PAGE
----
There need be no singular uniting vision nor goal nor collective.  There certainly should be no hive mind.  All that there should be is an ability to look upon this wealth of ideas and see their potential, individually or compounded.  That will be painful.  It will take curbing pride, and struggles of words and thoughts.  It's entirely worth it.

We are the sufficiently creative minds, and we've created enemies amongst each other where there are none.  Instead, use these resources to make something incredible.

52
Discordian Recipes / Horrible Food Decisions
« on: April 19, 2010, 05:02:42 pm »
It's a bright day in Spring.  An hour drive north of me there are hundreds of people running 24 miles in an incredible feat of physical and mental endurance.  Others are mowing their lawns, or perhaps running much needed errands with their free time.

Not this guy.  Instead I woke up around 9:15, laid in bed for another hour or so, went on the internet, and spoke to my girlfriend, who is at work, before deciding to eat something.  Now, I've been living alone for just over a year at this point, and I'm well familiar with the concept of independent adulthood in that nobody is around to stop you if you make a horrible, horrible decision like the following little number:



That's a piece of red velvet cake with butter cream frosting, a few strawberries (you know, we have to be concerned with health here) and a cup of coffee (to unstick chunks of food from my throat after I under-chew everything and down it in record time).  The perspective is a bit skewed here, so let me just say that the cake is not a small piece.  It's taking up a big chunk of the plate, it's probably over two inches thick at the end, and, well, those strawberries are lying in the shadow it's casting.

Let's say it's the day after your birthday.  You just finished a weekend filled with wonderful friends and family to remind you how lucky you are.  In such an instance, I cannot recommend highly enough the effects of such a breakfast on highlighting how much of an idiot you are and how quickly a potentially productive day can turn into several hours groaning on your couch.

So, let this thread be about the bad, bad decisions you made with food.  Official-like.

53
The Richard Nixon school of ballet and the arts / ATTN: Left Coast
« on: April 09, 2010, 04:34:42 am »
I'll probably be in California from May 18th-25th.  I'm staying with my awesome retired uncle whose town I forget but I'm flying into Oakland so it'll probably be in that vicinity.  I won't have a car, partially because I think you need to be 25 to rent one and partially because I don't feel like paying money.  I have absolutely no plans for doing anything during that time other than arrive and depart from the airport.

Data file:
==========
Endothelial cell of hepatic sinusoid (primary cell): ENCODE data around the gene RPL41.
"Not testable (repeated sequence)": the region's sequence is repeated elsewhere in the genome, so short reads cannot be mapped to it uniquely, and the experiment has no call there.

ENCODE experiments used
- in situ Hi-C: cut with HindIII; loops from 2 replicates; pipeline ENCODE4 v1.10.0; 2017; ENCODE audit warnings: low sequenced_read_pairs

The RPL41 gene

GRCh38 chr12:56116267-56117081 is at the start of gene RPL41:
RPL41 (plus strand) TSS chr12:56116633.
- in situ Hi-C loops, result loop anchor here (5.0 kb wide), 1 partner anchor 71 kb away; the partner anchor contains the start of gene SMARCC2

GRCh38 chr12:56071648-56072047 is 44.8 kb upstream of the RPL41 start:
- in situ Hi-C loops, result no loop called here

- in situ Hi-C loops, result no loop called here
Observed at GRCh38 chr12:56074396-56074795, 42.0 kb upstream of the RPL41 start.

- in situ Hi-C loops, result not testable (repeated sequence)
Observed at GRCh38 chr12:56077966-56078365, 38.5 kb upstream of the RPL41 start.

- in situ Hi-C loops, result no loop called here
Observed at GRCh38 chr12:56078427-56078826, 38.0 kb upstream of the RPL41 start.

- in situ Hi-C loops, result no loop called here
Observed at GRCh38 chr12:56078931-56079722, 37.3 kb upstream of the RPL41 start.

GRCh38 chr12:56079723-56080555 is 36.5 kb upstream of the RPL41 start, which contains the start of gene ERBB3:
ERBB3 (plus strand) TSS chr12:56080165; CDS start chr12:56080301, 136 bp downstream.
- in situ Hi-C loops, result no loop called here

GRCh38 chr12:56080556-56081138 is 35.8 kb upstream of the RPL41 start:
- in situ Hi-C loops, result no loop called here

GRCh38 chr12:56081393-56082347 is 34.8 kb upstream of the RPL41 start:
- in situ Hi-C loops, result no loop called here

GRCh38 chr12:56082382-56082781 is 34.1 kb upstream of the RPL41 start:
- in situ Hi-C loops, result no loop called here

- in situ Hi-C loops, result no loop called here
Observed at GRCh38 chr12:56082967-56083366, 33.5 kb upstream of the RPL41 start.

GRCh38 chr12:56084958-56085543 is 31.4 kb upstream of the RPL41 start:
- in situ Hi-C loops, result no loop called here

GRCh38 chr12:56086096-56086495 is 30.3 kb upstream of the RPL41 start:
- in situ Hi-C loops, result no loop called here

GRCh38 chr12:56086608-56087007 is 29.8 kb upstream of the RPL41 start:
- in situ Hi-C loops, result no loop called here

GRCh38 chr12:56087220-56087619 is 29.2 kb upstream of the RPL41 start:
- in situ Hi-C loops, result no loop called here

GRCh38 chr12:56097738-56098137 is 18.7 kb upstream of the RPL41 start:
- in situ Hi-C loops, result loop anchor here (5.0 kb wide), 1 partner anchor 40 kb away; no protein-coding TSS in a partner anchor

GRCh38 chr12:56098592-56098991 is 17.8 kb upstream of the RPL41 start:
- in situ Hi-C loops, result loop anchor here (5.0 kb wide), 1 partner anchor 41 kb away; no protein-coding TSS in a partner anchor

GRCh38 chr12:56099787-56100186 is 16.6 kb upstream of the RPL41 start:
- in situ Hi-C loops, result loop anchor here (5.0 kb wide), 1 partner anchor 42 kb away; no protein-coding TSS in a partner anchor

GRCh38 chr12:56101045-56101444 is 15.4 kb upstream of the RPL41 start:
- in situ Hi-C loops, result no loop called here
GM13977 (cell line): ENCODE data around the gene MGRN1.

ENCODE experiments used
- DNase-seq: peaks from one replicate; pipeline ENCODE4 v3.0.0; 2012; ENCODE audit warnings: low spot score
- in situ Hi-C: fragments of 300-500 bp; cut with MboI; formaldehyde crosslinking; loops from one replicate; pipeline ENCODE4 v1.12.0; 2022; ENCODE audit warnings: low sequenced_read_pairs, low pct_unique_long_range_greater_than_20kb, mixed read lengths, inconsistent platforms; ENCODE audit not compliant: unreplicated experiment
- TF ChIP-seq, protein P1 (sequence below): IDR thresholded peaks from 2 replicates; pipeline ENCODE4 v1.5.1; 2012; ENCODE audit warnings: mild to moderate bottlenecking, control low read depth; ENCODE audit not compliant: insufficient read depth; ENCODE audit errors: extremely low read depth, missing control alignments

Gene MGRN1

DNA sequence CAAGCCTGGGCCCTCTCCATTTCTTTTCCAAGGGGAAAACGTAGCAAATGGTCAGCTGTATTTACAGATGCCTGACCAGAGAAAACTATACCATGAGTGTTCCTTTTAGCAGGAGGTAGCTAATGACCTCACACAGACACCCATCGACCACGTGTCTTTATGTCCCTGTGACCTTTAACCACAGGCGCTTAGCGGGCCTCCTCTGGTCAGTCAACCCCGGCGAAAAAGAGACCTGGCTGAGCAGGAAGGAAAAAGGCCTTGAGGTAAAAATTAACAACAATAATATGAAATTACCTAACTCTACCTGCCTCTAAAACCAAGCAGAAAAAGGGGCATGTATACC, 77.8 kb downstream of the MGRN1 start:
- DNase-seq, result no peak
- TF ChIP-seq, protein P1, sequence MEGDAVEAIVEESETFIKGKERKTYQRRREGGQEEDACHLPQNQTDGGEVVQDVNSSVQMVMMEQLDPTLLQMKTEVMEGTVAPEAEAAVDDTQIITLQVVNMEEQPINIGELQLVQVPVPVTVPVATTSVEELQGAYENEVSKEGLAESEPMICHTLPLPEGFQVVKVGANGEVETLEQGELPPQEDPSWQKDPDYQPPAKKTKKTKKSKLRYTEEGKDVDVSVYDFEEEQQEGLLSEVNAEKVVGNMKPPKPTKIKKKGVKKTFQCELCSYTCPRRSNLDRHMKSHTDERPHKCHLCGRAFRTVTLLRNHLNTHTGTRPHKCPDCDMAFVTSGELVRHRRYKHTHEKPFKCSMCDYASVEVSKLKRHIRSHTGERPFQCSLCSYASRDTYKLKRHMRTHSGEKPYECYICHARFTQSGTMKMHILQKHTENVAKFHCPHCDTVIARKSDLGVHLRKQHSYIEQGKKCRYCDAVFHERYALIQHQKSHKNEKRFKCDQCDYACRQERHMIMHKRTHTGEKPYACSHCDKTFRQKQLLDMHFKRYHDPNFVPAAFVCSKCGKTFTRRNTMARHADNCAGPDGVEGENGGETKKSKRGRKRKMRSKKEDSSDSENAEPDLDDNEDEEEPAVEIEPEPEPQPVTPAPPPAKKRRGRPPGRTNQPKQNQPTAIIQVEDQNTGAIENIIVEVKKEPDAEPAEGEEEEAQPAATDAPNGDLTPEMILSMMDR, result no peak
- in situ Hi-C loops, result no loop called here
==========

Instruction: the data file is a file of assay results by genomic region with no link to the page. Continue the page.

Any suggestions for the area would be greatly appreciated.  Anyone in the area would be awesome to meet.  I'm up for anything.

I've never taken a vacation before.  As in taken the time from work, booked the flight, stayed somewhere, etc.  I'm assuming this is how one vacations and such.  Never been to CA either.  I think I might like to see the Pacific Ocean.

54
The Richard Nixon school of ballet and the arts / Bicycle spags?
« on: April 07, 2010, 04:18:27 am »
So I wouldn't call myself an avid bicyclist, but I really enjoy going for a long ride.  Right now I'm on my sister's Gary Fisher, one of the lower end models, and I'd like to get my own bike when I get my MA tax return.  Here's the thing.  My budget would be around $600, which could get me a decent but not really exciting bike.  Craigslist is a good resource, I know, and I found a good bike there for my girlfriend, but I'm very tempted to be daring in this.

I'm considering building my own bamboo bike frame, which can be done for about $150 to make a frame that would usually retail for about $2000.  The process seems involved but not out of my ability range.  It requires the use of propane torches, mitering, epoxy, and frame design, none of which I have ever done.  Resources are pretty solid online, with a bunch of guides to cross reference and ideas to draw upon.  These two are catching my eye in particular, the former about single speed and fixed gear cycling and the latter about bamboo frame construction:

http://www.sheldonbrown.com/singlespeed.html

http://bamboobike.wordpress.com/